Starting at 3 pm on Saturday, March 13, Casper, Wyoming received over four feet of snow. It blocked the roads, took out the power in blocks worth of housings, buried entire cars, and shut down shops and schools. After only 12 hours of snow decline, plows that were in charge of clearing the streets were forced to quit before the job was done due to large amounts of fog hindering their sight. Cars and trucks alike got stuck in neighborhoods when people ventured outside of their house, and many had to dig themselves out manually before they could get back onto the road. This weekend made for the 3rd most amount of snow Casper has ever received, the top result being during the Great Depression in which over 60,000 people died.
Students involved in sports over the weekend reported being forced to stay in a hotel or other locations due to the roads closing. Even kids who had taken the time to have a sleepover with their friends were stuck throughout the entire weekend until the plows could get back on the road. When that time had come, plows were seen in successions of 5 or more, tailing behind one another as they worked to clear the streets. However, while roads have been opened for the town’s people, the mountain is still on lockdown. With over seven feet of snow, workers have not begun to tackle the streets, leaving many students to revert back to online schooling.
Even 3 days after the initial fall of snow, students report not being able to get further than their driveway. Alex Moye, a junior, mentioned the need to stay home when school finally opened back up. She said, “I couldn’t even make it completely on the street.” Another junior, Syncear Adams, spoke of digging out her smaller dog, Diamond. These aren’t the only surprising results. Within the heavy downpour of snow, Moye writes that her tree had been split in half within the second day of snowfall. This pine tree had been taller than her house and older than her grandparents and was used as the burial ground for 2 of her deceased pets.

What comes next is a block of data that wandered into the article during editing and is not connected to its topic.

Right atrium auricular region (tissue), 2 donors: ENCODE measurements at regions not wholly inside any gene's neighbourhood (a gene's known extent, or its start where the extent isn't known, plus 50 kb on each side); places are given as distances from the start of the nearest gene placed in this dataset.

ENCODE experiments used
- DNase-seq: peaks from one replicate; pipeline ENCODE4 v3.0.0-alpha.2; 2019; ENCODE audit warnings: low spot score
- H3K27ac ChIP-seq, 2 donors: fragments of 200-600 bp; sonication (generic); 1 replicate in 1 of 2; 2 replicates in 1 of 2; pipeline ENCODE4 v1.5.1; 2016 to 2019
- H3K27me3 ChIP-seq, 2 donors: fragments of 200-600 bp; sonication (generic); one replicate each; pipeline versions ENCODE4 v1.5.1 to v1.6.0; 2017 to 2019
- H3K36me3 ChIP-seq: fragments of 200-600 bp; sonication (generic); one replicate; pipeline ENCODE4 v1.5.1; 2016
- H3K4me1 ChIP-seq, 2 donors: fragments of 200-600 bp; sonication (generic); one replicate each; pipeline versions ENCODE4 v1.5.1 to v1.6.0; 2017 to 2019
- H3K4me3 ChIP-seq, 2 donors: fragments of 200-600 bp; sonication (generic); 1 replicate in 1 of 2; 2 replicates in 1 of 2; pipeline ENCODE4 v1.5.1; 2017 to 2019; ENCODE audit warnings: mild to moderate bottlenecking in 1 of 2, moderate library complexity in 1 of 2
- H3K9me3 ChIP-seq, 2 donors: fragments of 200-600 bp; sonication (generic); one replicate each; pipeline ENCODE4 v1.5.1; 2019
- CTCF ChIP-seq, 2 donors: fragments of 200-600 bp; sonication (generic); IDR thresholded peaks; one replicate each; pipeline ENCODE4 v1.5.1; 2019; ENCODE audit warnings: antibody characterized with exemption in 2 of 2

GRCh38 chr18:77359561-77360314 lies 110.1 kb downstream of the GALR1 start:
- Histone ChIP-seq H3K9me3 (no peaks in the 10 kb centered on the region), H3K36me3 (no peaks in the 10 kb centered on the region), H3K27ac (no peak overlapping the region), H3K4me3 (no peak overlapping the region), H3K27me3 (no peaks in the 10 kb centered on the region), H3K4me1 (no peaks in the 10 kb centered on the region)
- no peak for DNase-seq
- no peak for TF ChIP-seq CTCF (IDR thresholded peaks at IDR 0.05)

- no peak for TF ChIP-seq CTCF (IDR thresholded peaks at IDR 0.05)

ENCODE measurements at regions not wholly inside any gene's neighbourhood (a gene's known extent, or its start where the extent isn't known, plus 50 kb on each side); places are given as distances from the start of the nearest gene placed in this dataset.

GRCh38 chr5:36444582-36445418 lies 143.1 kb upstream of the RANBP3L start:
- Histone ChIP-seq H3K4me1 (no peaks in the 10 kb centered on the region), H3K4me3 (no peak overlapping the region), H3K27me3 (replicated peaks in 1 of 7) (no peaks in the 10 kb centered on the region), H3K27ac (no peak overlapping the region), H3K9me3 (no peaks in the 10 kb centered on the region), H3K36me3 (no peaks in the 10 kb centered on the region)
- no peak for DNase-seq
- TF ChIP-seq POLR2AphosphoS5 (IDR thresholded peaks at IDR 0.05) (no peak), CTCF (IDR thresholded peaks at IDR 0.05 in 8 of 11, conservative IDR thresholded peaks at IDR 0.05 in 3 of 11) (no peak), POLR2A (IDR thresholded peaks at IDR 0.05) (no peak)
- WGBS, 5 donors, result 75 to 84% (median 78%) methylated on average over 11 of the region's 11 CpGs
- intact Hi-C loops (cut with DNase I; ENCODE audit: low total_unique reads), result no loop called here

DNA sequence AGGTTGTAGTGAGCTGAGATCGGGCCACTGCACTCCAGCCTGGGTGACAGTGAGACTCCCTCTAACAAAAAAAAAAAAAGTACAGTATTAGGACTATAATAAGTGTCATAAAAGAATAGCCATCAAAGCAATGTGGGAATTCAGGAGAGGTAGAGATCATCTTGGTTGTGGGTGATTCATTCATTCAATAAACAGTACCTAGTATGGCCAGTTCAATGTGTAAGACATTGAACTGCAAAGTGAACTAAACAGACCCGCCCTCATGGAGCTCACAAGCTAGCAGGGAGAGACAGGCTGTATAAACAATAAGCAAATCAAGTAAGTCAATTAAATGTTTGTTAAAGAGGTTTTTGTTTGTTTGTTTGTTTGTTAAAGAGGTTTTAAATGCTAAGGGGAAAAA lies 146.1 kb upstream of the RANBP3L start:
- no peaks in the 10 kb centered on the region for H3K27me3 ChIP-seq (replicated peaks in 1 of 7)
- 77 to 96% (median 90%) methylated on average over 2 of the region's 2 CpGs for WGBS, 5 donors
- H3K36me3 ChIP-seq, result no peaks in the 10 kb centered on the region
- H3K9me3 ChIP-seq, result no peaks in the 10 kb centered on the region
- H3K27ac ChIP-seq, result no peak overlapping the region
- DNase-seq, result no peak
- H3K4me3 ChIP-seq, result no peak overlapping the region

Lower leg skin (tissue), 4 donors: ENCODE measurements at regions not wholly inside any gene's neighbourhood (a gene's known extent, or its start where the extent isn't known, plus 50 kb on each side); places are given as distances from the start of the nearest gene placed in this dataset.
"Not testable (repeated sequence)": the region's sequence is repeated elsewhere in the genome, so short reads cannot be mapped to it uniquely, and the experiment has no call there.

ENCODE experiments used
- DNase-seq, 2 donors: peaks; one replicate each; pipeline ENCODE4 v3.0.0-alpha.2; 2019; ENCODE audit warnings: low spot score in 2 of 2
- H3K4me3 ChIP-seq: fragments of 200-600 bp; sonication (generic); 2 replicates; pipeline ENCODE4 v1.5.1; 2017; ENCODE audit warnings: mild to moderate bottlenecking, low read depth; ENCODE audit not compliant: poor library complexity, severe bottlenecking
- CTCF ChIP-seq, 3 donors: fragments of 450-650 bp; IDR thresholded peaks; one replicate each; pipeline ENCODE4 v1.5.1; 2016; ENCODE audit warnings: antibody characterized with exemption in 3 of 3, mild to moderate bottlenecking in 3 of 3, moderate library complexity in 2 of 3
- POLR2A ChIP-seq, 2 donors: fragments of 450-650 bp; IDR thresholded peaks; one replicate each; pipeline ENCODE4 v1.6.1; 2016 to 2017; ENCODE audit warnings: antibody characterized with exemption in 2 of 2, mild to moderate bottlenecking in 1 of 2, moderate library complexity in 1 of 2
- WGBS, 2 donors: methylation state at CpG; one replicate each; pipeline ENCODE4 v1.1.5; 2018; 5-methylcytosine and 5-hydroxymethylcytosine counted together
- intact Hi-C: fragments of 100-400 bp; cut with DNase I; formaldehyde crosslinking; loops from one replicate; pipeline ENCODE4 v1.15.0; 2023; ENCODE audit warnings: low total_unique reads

Even so, not everything bad came from this experience. Many teenagers took the time to sleep in, build snowmen and forts, and get into snowball fights with their family or friends. The only thing left to question is how the school plans to deal with these missed dates, especially as the ACT grow closer for the juniors in NCHS. Many teachers believe that these days will be moved towards the end of the school year, which was originally on June 8.